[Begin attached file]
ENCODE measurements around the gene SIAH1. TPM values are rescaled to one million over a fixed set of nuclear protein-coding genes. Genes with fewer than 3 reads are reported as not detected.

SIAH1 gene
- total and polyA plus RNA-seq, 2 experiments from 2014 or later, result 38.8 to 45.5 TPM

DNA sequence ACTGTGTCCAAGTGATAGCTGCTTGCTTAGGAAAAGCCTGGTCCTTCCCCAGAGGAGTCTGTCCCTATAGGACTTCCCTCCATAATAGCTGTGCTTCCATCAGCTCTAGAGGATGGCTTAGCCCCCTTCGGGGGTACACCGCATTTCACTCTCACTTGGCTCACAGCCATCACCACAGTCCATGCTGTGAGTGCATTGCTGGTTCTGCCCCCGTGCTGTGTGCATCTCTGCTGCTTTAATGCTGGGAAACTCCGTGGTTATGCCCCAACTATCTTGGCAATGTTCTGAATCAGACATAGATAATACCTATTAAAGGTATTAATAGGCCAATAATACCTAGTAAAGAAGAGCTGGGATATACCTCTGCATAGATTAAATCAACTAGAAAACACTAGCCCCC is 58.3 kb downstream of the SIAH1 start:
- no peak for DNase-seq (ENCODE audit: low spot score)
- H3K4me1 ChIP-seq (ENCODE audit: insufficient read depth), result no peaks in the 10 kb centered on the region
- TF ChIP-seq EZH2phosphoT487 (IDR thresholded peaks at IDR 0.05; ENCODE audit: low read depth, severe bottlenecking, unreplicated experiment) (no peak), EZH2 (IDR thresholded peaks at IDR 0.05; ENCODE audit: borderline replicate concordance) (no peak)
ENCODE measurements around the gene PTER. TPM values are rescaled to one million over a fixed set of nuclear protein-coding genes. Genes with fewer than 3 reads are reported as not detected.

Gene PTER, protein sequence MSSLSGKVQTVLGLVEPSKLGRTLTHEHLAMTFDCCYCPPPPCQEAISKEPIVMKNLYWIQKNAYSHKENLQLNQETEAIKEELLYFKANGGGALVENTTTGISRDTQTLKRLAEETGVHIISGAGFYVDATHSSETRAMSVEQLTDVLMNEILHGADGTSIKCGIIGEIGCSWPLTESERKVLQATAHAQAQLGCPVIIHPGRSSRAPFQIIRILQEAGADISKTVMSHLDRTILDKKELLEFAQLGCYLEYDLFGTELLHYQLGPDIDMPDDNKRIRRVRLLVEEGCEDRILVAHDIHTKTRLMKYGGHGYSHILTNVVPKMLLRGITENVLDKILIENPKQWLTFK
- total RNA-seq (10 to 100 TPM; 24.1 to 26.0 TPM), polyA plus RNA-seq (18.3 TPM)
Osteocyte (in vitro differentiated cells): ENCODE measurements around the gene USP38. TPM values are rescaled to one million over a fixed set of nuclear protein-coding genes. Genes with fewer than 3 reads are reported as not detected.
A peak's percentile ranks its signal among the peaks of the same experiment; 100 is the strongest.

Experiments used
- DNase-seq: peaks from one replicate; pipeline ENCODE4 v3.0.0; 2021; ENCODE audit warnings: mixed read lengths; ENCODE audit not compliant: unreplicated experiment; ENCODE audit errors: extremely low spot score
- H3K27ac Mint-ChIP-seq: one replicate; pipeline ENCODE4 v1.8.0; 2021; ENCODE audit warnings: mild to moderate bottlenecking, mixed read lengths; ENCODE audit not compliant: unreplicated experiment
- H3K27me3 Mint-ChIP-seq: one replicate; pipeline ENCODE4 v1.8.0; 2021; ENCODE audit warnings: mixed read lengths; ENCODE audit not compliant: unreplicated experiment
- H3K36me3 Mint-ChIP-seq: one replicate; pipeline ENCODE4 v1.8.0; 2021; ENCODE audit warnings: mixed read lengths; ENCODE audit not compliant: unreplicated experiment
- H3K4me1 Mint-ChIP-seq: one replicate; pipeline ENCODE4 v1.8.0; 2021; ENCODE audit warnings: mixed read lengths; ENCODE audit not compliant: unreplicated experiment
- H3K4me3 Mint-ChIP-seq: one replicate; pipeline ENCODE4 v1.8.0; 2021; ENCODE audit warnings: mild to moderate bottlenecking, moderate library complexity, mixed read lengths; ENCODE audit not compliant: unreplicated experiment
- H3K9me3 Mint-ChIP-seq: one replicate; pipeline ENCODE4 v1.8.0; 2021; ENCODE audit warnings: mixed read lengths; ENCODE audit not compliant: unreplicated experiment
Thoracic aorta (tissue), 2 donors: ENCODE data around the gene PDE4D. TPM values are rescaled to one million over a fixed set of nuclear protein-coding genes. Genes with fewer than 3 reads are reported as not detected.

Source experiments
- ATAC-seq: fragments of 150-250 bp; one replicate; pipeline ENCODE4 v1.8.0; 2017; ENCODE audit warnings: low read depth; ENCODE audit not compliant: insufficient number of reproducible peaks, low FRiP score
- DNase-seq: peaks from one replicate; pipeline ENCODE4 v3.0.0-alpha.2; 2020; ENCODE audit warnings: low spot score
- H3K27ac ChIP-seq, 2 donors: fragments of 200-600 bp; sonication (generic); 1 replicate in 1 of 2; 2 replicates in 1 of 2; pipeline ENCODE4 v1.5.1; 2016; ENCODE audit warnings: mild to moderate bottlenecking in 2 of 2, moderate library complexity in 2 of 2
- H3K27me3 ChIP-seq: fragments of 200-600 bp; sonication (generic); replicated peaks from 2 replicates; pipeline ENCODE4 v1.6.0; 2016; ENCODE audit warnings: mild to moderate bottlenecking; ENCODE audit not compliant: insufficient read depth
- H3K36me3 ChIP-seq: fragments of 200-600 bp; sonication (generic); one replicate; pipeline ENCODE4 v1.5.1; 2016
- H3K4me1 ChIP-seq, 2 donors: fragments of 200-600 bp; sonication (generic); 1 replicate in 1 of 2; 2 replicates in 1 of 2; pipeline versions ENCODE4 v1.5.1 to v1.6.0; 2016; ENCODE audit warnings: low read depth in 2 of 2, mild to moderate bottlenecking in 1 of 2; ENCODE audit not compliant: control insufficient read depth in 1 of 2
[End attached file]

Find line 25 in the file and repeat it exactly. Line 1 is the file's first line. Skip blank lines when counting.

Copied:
- H3K27ac ChIP-seq, 2 donors: fragments of 200-600 bp; sonication (generic); 1 replicate in 1 of 2; 2 replicates in 1 of 2; pipeline ENCODE4 v1.5.1; 2016; ENCODE audit warnings: mild to moderate bottlenecking in 2 of 2, moderate library complexity in 2 of 2